The Long Jump – from California to Loop Head by Camille Seaman < Back
I have been on all seven continents. I have stood atop the worlds largest Ice Shelf in Antarctica and walked to the very edge. I have climbed high desert dunes of the Gobi desert and walked across the oldest fresh water lake on our planet. I have hiked in jungles of Central America, and surfed waves in the South Pacific. It’s fair to say I have seen a good bit of the world as an explorer, as a photographer as someone in love with this planet. So how did this American come to be living in this quiet corner of West Clare, Ireland?
Sea bird flying high
I work as an expedition photographer on vessels in Antarctica and in our Polar Regions. There is a sublime silence and stillness and a sense of peace and ease that nourishes my soul. More and more as the years rolled on I find myself less tolerant of noise, of the busyness of the Bay Area in California. Six lanes of traffic and still going nowhere. My daughter sensed my ill ease and as she grew closer to her High School graduation she used her Jedi mind tricks on me and suggested that I should move to Ireland. “What are you talking about?” I asked her. She knew I liked it there. I had visited several times over the past decade. After a few weeks passed, she casually asked, “Have you found a place yet?” I laughed out loud at her and then I thought. “Well I may as well have a look online.” An hour poking around websites looking at places and houses, turned into a late night deep dive. Looking at maps and reading as much as I could about the different areas. Within a few days I had compiled a list of potential homes that I printed out. I let those papers sit on my desk for a few weeks. Then my daughter asked again.. “How’s the house hunt going?” I showed her the list and then we explored in more detail online together looking at the various locations and properties. I told her that if it was going to mean moving out of the country that I wanted to see it at its darkest and coldest and potentially wettest.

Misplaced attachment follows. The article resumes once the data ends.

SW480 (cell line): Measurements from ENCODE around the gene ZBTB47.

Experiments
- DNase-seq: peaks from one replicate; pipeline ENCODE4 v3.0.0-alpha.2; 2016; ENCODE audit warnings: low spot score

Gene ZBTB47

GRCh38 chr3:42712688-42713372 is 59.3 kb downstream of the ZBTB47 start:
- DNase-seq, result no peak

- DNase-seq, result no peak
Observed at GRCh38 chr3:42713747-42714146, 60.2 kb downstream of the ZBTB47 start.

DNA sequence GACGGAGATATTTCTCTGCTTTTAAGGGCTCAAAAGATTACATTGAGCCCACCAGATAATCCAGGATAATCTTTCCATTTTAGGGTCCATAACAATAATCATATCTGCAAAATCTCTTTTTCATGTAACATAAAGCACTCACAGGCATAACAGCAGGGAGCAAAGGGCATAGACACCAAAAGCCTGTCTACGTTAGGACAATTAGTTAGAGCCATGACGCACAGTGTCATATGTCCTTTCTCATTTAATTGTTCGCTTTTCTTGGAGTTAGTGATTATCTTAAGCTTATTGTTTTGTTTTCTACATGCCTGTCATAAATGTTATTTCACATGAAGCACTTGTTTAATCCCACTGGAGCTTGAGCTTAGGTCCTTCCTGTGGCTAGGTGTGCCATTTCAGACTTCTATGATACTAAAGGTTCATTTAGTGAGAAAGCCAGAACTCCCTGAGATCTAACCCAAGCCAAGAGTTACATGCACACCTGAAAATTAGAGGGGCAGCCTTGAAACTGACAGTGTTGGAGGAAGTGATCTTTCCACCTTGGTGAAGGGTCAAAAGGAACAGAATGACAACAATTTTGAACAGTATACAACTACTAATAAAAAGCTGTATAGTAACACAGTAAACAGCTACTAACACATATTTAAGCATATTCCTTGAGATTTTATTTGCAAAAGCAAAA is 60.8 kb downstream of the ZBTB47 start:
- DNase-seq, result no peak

The Kilkee Cliff Drive
I booked a flight, rented a car and a house up in Belmullet in County Mayo in the middle of January and off I went. I started up in Sligo looking at properties and made my way south, sticking to the west as I knew I wanted a less developed area, a place with a bit of wild and still not too far from a good airport. The second to last house I visited was in a tiny village called Querrin in West Clare. I drove with my boyfriend to the house where the landlord met us. I was immediately struck by warmth of the south facing light filled house. It had a view of the Shannon River just a ways down the fields. I told the landlord I had one more house to view in Kilrush and then he asked me, “Have you seen the cliffs?” “No”, I said. He stopped the tour of the home and we drove to the Kilkee Cliffs and there as we stood in the wind looking out at the Wild Atlantic I said, “ I’ll take it!”
The Kilkee Cliffs